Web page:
Sept. 10, 2018, 10:08 a.m.
It was a night to remember as Far North’s most talented rangatahi took to the stage and impressed an audience with exceptional performances of song and dance.
The inaugural “Far North’s Got Talent” held on Saturday 25 August 2018, hosted by Luke Bird and Kihi Ririnui and judged by Tina Cross, Pere Wihongi, Majic Paora and Jason Kerrison, had 11 finalists who had originally been cut from 40 contestants.
Organiser Micah Tawhara said the show was organised due to the lack of opportunities for rangatahi to share their talents with the community.
There was a wide range of entertainment from hip-hop dance group “HUSH” who placed first in the senior section and the comedic yet soulful duo Zentrage from Te Kura Kaupapa Māori o Pukemiro coming in second. Pukemiro also cleaned up the crowd favourite award for the evening with the lovely Te Aroha Pawa.
But it was the roots of kapa haka that came out tops in the junior section as nine-year-old Taimania Conrad wowed the audience with her solo medley leaving Taipa Area school student Tiare Lanigan to come in at a close second.
Taimania Conrad’s mother, Catherine Conrad said from start to finish the experience was outstanding as all the contestants had the opportunity to work closely with a team dedicated to bringing out the talents of the children.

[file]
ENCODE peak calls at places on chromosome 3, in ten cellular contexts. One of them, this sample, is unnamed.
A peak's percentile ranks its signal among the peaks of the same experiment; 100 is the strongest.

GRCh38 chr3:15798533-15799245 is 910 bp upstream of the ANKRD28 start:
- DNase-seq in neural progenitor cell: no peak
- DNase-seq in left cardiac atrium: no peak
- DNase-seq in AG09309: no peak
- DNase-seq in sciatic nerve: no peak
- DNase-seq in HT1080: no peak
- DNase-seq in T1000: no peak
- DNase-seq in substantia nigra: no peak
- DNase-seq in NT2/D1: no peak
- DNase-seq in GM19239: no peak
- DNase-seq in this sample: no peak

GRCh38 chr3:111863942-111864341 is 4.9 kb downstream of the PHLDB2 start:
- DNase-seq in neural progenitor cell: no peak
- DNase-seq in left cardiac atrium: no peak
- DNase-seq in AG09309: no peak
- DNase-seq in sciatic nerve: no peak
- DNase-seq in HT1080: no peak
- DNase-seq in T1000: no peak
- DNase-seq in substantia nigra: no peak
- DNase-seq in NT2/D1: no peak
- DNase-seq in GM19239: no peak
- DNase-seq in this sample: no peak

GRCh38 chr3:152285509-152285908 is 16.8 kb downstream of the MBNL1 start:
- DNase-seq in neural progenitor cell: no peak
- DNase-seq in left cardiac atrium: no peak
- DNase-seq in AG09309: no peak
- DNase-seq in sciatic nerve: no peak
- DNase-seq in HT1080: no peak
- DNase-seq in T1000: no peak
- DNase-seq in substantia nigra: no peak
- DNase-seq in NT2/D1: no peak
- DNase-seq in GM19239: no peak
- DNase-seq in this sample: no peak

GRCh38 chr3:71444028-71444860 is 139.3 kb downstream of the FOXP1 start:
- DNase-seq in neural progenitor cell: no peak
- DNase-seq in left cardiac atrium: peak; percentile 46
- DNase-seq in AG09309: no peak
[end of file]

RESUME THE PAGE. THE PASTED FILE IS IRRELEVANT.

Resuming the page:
“She knew what she wanted to do and how it was to go. She learnt so much and made some great mates,” Conrad said.
The show wasn’t just about boosting talent on stage though as local youth group Arotahi were pulled in to help develop their production skills behind the scenes.
Stage manager Mihi Henare said they were taught how to coordinate, produce and run a professional event on a big stage.
“It was absolutely fantastic, even from backstage everything ran smoothly. It’s just awesome to come away with a happy, bubbly feeling knowing the community have walked out with smiles on their faces. I’m very proud of our community,” she said.
Native affairs reporter and Judge, Pere Wihongi said it was a privilege to be invited to support his hometown and be given the opportunity to be able to contribute back.
“The value of these type of kaupapa is it brings out the potential in each competitor. Being able to be involved doesn’t only influence the competitors but the whole community. It’s a nice, positive kaupapa for the community to contribute in any way that may be.
“I was absolutely blown away by all our performers but we were left speechless by our winners. You could see the quality…and it was a good indication of where the talent is at and where that potential is heading.”
Follow this link to see each performance: https://tehiku.nz/te-hiku-tv/far-norths-got-talent-2018/